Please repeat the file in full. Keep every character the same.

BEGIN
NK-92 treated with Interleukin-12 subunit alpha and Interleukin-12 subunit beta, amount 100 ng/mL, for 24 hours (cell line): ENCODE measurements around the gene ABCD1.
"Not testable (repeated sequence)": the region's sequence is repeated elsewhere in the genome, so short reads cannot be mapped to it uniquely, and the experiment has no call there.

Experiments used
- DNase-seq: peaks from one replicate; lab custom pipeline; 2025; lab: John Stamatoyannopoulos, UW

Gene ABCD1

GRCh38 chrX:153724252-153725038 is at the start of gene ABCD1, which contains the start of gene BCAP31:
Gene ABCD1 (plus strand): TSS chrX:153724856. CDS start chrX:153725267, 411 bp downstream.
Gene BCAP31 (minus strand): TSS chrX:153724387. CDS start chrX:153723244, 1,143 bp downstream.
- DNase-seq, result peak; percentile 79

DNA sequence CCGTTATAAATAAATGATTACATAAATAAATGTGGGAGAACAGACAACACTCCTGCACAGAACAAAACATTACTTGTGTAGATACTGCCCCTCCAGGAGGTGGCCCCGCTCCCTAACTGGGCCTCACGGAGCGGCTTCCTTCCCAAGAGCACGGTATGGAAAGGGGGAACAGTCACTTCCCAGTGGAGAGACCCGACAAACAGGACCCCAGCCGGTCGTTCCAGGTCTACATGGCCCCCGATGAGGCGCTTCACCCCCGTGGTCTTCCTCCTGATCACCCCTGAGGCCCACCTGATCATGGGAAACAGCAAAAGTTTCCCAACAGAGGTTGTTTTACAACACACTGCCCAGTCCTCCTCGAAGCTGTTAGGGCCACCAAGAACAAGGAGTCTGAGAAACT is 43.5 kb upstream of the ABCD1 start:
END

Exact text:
NK-92 treated with Interleukin-12 subunit alpha and Interleukin-12 subunit beta, amount 100 ng/mL, for 24 hours (cell line): ENCODE measurements around the gene ABCD1.
"Not testable (repeated sequence)": the region's sequence is repeated elsewhere in the genome, so short reads cannot be mapped to it uniquely, and the experiment has no call there.

Experiments used
- DNase-seq: peaks from one replicate; lab custom pipeline; 2025; lab: John Stamatoyannopoulos, UW

Gene ABCD1

GRCh38 chrX:153724252-153725038 is at the start of gene ABCD1, which contains the start of gene BCAP31:
Gene ABCD1 (plus strand): TSS chrX:153724856. CDS start chrX:153725267, 411 bp downstream.
Gene BCAP31 (minus strand): TSS chrX:153724387. CDS start chrX:153723244, 1,143 bp downstream.
- DNase-seq, result peak; percentile 79

DNA sequence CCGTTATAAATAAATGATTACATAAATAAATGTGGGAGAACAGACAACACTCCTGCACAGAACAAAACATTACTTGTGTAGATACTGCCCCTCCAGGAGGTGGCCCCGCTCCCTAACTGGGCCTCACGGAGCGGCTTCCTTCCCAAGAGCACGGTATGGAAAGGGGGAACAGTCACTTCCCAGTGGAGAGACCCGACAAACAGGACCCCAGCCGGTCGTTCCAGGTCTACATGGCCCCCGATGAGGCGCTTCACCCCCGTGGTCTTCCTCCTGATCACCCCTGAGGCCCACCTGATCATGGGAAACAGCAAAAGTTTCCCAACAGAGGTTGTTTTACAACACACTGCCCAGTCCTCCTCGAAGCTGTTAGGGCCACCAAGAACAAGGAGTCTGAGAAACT is 43.5 kb upstream of the ABCD1 start: